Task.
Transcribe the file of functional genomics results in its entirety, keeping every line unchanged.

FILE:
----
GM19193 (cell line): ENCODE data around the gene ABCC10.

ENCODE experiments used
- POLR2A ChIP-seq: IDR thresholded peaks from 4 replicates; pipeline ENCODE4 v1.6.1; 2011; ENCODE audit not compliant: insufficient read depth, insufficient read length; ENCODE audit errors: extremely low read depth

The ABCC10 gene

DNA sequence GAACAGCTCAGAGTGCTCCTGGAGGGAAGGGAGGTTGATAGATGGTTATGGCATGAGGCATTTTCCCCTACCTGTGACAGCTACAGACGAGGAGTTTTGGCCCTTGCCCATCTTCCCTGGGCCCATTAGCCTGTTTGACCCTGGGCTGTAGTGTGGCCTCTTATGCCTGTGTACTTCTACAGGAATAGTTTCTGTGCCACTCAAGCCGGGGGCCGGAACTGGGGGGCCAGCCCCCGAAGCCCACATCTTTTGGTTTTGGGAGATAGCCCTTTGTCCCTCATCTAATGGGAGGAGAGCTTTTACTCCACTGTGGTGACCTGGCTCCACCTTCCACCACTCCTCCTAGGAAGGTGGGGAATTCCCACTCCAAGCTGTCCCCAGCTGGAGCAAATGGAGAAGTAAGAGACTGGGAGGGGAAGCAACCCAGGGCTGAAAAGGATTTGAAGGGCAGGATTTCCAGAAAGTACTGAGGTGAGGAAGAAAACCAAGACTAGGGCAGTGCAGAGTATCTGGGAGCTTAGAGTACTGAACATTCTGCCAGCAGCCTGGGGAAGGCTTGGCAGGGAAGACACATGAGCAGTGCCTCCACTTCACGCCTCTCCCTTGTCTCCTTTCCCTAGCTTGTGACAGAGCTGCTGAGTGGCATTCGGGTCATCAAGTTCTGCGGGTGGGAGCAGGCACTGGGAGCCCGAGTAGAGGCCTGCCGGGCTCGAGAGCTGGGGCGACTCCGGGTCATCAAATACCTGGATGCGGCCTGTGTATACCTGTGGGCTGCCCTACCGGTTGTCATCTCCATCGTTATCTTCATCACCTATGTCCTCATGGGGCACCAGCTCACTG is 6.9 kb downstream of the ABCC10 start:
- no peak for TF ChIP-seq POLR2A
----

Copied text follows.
GM19193 (cell line): ENCODE data around the gene ABCC10.

ENCODE experiments used
- POLR2A ChIP-seq: IDR thresholded peaks from 4 replicates; pipeline ENCODE4 v1.6.1; 2011; ENCODE audit not compliant: insufficient read depth, insufficient read length; ENCODE audit errors: extremely low read depth

The ABCC10 gene

DNA sequence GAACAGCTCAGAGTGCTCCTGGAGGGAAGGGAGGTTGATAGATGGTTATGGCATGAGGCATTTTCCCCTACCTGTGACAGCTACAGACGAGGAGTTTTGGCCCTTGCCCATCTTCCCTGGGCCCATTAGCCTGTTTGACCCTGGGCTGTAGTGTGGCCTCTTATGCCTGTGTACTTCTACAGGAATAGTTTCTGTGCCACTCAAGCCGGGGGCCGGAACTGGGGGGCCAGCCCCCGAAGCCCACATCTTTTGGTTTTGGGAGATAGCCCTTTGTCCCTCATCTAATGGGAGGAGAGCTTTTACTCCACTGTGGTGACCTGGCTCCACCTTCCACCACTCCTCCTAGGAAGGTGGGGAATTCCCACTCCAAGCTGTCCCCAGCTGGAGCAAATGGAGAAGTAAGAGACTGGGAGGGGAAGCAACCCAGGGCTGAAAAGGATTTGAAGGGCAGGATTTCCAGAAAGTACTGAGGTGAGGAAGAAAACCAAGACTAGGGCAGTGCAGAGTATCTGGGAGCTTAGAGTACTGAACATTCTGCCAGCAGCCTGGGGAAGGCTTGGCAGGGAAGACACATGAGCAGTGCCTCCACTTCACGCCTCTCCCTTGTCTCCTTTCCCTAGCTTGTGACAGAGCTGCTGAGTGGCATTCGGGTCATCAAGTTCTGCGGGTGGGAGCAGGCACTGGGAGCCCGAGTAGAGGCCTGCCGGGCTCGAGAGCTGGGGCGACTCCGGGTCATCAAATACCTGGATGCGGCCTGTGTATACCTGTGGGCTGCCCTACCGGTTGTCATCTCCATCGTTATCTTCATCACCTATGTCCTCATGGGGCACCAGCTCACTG is 6.9 kb downstream of the ABCC10 start:
- no peak for TF ChIP-seq POLR2A